0
$\begingroup$

Elasticity in economics : "Elasticity is a general concept which basically means how sensitive one quantity is with respect to some other quantity." (this is from an answer here), so it's like how far the demand can get when the price changes. While elasticity in physics seems to be quite the opposite "elasticity is the ability of a body to resist a distorting influence and to return to its original size and shape when that influence or force is removed." (from wikipedia)

Do they seem to you opposite ? Or is the concept of resistivity vs. sensitivity is absent in the economics definition ?

I think we should drop the concept of how difficult or how easy it is for the demand to follow the price. It should be just a measurement but in this case we should also use another term instead of elasticity. Agree ?

The reason I'm asking is that I find it odd to have kind of opposite meanings in different fields of science.

$\endgroup$
  • $\begingroup$ Not sure if I understand the question, inflation has also different definition in physics than in economics and yet different meaning in biology. Do you consider it a problem that different and unrelated fields use different nomenclature? Defining price elasticity as sensitivity to the price changes makes complete sense in economics, even if it might not work for physics... $\endgroup$ – 1muflon1 Jan 14 at 11:36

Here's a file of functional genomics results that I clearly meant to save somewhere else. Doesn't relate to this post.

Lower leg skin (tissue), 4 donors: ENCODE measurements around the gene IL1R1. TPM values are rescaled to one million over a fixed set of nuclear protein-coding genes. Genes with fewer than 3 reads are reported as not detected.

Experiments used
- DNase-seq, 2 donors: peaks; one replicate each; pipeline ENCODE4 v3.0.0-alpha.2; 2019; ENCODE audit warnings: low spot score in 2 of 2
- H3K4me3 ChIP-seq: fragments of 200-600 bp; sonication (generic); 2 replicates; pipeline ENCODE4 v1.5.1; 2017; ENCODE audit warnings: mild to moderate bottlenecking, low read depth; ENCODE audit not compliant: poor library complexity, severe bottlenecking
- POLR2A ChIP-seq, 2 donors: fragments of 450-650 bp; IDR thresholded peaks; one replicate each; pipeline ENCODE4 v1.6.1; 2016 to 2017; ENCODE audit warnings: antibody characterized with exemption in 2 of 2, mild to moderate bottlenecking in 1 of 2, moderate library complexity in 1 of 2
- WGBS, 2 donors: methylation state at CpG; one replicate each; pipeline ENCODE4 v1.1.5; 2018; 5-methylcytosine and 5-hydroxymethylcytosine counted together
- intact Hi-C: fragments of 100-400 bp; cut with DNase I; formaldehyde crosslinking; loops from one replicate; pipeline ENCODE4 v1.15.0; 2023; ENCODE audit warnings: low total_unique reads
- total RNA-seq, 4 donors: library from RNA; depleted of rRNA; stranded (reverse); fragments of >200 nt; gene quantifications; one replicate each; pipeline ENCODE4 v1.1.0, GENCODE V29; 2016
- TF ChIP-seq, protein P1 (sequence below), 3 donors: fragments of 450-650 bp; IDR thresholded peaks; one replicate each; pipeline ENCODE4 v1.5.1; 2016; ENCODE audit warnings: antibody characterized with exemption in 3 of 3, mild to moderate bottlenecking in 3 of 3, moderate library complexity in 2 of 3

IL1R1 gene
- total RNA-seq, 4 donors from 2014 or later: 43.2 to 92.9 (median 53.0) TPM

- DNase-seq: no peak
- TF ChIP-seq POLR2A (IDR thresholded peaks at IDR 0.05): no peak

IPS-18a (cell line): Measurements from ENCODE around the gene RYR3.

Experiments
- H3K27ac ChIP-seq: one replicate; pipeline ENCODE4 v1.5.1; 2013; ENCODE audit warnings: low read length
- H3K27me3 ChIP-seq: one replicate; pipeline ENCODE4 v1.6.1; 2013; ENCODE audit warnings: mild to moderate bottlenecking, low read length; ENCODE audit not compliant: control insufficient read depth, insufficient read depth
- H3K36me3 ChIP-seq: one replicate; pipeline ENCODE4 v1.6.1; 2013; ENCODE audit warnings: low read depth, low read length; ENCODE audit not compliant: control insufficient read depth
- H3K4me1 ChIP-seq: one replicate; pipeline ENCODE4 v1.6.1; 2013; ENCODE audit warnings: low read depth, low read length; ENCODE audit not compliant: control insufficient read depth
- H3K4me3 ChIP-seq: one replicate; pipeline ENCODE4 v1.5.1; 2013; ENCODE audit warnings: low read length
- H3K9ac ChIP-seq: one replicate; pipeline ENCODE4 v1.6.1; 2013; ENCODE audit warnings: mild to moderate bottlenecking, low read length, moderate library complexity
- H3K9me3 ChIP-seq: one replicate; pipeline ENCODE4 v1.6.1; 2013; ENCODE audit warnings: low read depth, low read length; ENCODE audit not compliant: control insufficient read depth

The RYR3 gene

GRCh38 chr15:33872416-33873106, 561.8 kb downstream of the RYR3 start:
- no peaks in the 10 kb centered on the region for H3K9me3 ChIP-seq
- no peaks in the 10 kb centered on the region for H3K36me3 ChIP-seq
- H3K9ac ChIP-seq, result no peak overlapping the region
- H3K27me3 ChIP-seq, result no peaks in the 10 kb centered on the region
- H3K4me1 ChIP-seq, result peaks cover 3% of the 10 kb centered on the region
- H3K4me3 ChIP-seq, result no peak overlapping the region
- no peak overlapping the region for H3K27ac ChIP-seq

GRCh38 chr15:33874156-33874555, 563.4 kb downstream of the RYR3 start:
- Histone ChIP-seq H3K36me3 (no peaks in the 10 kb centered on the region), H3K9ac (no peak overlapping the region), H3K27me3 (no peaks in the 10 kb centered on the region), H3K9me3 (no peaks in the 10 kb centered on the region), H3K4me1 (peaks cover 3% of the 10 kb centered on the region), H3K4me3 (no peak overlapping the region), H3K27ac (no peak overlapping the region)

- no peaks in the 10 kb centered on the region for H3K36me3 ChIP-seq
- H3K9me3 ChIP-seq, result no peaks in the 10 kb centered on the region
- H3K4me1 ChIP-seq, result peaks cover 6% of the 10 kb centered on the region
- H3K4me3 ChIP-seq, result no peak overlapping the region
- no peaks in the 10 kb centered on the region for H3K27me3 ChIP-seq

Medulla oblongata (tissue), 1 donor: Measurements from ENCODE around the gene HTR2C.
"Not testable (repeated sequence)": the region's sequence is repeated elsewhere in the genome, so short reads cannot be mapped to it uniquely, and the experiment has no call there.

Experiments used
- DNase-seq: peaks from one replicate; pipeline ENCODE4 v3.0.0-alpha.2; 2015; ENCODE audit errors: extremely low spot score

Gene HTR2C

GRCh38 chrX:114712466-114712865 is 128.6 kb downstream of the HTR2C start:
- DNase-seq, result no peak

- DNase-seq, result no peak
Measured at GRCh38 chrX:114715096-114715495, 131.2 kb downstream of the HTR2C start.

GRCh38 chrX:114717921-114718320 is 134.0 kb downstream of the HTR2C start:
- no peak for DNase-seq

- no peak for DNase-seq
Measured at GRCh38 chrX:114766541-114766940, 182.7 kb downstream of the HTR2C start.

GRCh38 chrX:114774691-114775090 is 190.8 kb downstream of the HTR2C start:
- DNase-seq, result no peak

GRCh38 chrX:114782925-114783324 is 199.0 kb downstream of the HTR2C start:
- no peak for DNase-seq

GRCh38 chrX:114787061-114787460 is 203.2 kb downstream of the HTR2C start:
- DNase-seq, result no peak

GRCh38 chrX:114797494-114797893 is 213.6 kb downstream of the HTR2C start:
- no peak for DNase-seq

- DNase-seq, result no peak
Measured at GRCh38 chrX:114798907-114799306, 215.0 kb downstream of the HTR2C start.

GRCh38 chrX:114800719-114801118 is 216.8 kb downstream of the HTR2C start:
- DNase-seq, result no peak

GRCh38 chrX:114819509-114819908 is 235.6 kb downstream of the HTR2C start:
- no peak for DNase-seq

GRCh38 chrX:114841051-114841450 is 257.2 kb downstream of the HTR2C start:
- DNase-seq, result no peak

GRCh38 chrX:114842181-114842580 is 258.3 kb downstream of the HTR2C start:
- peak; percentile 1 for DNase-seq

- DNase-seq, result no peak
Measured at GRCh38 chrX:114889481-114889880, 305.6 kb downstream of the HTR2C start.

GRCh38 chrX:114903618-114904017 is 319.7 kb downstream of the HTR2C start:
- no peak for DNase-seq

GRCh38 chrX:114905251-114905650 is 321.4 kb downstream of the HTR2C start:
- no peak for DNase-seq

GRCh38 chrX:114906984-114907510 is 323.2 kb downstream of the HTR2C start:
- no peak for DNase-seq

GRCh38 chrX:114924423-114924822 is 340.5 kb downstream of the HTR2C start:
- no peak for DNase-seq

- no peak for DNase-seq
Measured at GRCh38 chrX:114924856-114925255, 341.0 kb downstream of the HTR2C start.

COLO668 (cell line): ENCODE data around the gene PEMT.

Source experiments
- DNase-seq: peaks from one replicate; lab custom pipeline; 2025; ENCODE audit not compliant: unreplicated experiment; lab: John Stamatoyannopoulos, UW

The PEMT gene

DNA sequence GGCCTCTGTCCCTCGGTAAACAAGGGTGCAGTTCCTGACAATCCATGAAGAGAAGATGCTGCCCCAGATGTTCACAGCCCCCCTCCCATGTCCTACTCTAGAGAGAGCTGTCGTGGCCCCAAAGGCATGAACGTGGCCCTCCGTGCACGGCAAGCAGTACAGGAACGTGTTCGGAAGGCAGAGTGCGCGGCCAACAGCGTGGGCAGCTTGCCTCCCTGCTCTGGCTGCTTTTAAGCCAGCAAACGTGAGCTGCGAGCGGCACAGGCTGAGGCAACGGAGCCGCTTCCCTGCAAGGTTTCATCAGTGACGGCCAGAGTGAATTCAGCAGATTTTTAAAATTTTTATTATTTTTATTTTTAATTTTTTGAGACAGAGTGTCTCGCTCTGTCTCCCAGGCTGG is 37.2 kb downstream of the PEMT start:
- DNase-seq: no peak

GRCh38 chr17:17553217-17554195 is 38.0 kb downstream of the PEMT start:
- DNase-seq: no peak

• $\begingroup$ Yes I consider it a problem, and yet I was making sure of my understanding $\endgroup$ – YoussefDir Jan 14 at 11:38
  • $\begingroup$ well then it’s really off topic here as it’s purely opinion based. I could ask why does physics do not adjust their definition to fit with economics? $\endgroup$ – 1muflon1 Jan 14 at 11:39
  • 4
    $\begingroup$ but the point of the terms is not to make switch from physics to economics easy but to make the economics research optimal. Using physics definitions often simply does not make sense in economic settings and vice versa. For example, chronologically the inflation was first applied to economics as a change in price level and later to physics as expansion of space time - it makes no sense to unify the terms just so it’s easier for those very few people switching between the fields $\endgroup$ – 1muflon1 Jan 14 at 11:50
  • 2
    $\begingroup$ Yet inflation in both cases is augmenting something (as a first clue)... The first clue is really good to conserve. Anyway, I highly respect your opinion. $\endgroup$ – YoussefDir Jan 14 at 11:54

Browse other questions tagged or ask your own question.